Only one in five business leaders detects "green shoots" in the economy, according to a ComRes survey for i.
While 21 per cent believe their own sector is growing,more (31 per cent) think it is still contracting and 42 per cent say it is staying the same.
The picture of a flatlining economy will be underlined in the Budget today. But there may also be some cautiously optimistic news for George Osborne. The independent Office for Budget Responsibility is likely to raise slightly its forecast last November that the economy will grow by 0.7 per cent this year to 0.8 per cent.
Although hardly a cause for celebration, that would mean Britain avoids a double-dip recession that would have called into question the Chancellor's economic strategy.
Today Mr Osborne will argue that his deficit-reduction strategy is working and insist he is sticking firmly to it. The centrepiece of his third Budget will be what he will call a tax cut for millions of working people – raising the amount they can earn before paying tax. He is expected to raise the personal tax allowance, worth £8,105 from next month, to around £9,000 from April next year. The estimated £4.5bn cost will be the biggest single item of new spending in the Budget and a significant "win" for the Liberal Democrats.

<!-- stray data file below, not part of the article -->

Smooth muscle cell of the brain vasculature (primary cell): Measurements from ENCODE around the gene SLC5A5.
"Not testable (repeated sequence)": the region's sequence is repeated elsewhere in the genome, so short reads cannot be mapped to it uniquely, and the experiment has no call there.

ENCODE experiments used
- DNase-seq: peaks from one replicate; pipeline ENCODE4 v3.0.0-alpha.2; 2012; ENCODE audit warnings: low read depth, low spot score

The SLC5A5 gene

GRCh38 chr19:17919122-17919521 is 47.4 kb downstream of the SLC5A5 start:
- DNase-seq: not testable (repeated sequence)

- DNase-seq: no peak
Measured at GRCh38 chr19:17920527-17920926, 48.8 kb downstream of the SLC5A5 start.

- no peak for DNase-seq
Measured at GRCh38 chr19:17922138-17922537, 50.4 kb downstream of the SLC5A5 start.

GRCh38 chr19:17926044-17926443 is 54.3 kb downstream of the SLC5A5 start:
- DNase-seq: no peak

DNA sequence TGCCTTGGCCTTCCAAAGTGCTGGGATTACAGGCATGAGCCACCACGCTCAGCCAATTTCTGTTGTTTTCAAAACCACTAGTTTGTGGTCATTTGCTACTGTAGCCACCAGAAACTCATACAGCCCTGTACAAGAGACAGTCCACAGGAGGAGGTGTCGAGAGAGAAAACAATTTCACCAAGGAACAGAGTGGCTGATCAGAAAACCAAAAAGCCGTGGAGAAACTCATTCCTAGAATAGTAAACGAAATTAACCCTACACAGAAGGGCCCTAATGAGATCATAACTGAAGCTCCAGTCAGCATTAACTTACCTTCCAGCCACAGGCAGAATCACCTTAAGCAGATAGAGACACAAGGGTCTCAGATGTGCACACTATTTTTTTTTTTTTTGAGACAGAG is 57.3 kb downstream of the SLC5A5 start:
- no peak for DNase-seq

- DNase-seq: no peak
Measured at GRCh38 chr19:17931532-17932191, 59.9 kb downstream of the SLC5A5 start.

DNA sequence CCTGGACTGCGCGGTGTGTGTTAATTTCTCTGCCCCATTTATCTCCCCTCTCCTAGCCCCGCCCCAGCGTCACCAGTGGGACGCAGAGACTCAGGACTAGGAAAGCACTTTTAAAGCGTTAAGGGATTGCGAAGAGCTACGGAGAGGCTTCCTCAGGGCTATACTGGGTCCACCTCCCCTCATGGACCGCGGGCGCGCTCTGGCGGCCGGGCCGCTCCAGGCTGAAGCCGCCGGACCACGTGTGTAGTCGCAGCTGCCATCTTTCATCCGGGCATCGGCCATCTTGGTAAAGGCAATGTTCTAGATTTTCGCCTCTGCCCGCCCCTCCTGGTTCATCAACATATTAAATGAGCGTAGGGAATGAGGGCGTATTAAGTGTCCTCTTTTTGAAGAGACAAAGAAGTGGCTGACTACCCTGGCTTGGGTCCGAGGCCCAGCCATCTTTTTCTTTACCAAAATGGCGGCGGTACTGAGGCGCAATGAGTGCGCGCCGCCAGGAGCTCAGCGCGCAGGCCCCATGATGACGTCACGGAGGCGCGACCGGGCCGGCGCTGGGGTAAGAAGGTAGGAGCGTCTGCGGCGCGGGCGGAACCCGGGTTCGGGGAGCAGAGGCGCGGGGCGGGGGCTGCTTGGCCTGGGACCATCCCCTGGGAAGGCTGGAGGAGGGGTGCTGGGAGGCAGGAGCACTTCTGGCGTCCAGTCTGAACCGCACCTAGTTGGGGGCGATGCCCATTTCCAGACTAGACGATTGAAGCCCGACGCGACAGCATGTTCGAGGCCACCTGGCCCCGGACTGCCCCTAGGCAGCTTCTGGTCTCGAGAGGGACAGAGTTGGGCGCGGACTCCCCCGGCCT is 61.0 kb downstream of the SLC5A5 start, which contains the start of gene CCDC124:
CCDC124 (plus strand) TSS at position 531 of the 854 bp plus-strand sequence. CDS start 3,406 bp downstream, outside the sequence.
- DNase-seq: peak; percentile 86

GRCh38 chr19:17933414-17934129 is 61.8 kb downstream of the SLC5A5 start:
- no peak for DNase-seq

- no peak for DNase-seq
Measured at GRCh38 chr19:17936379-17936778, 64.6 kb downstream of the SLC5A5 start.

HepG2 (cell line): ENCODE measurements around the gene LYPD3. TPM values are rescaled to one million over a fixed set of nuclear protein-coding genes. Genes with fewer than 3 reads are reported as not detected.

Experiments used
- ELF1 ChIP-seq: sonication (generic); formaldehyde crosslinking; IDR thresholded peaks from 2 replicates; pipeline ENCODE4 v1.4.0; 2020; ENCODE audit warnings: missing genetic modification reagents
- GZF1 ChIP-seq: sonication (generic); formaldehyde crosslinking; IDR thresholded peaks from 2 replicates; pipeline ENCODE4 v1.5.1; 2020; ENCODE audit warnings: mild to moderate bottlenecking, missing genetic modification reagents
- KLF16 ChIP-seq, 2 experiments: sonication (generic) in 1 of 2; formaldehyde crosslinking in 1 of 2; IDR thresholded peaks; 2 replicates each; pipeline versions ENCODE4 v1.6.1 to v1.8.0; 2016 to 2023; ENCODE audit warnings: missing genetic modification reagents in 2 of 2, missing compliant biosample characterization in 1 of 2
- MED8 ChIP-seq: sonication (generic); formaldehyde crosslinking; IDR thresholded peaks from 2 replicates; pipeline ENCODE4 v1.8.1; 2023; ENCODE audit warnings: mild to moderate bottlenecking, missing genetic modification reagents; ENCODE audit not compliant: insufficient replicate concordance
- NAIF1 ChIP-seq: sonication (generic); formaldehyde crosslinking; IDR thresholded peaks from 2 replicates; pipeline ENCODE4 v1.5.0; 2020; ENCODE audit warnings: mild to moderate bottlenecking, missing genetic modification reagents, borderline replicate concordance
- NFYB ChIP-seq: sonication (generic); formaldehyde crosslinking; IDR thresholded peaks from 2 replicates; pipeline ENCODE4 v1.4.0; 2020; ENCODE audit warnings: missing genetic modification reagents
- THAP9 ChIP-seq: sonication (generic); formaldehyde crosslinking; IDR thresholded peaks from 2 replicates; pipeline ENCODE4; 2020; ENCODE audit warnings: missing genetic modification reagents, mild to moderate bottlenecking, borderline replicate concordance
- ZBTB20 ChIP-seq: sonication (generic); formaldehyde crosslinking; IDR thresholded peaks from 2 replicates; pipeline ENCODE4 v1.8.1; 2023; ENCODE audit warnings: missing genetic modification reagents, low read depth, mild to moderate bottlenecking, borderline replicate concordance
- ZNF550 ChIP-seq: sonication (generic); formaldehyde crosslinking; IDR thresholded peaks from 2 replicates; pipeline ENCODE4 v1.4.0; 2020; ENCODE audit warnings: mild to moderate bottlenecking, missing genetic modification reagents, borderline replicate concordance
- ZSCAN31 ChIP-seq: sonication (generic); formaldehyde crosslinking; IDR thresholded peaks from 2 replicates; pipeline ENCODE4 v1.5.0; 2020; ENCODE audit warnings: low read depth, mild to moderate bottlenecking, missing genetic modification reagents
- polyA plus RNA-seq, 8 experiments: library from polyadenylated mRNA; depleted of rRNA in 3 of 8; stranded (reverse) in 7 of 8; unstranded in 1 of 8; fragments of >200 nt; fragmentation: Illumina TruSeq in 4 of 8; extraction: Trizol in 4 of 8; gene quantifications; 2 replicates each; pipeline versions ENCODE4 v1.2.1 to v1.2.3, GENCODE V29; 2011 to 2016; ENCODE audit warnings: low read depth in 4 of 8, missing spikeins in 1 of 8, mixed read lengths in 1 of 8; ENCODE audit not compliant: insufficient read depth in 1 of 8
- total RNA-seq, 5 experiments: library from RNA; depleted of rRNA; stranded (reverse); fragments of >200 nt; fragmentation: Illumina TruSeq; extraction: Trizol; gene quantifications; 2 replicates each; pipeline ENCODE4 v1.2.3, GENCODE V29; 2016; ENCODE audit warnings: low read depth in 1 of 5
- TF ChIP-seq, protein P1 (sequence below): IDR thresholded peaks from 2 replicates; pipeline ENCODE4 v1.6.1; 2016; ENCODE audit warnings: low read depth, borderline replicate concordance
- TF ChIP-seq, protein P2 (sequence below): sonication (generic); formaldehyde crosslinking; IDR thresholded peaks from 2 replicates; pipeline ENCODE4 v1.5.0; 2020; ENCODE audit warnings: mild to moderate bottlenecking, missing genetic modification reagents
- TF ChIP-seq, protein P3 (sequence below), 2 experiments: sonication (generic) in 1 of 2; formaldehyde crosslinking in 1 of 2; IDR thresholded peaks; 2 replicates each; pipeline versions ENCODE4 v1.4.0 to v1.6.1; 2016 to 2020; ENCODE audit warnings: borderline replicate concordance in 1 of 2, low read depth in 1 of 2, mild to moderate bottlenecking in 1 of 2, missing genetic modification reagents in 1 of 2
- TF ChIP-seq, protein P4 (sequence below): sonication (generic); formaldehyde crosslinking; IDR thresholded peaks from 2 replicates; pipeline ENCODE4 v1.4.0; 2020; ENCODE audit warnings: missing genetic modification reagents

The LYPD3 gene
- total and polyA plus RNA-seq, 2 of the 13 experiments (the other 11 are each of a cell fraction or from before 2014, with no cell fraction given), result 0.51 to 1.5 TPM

Although he will have little money to play with, Mr Osborne will spell out reforms to boost growth and "help Britain pay its way in the world". The aim is to answer criticism that the Government has a "cuts strategy" but no "growth strategy". The Chancellor will take a huge political gamble by cutting the 50p tax rate on incomes over £150,000 a year to 45p from April next year. He is likely to find some money to soften the blow to middle-income earners from his decision to withdraw child benefit from taxpayers on the 40p higher rate from next January. Business is likely to benefit from a further cut in corporation tax.
A second ComRes survey of 154 MPs from all parties suggests that Conservatives are becoming slightly more optimistic about Britain's prospects.
Some 71 per cent of Tory MPs believe the economy will grow over the next year, as do 72 per cent of Liberal Democrat MPs. But only seven per cent of Labour MPs agree, with 50 per cent saying it will get worse.
However, Tory MPs are more pessimistic about unemployment: 53 per cent think it will rise over the next year as do 43 per cent of Liberal Democrats – and 95 per cent of Labour MPs.Reuse content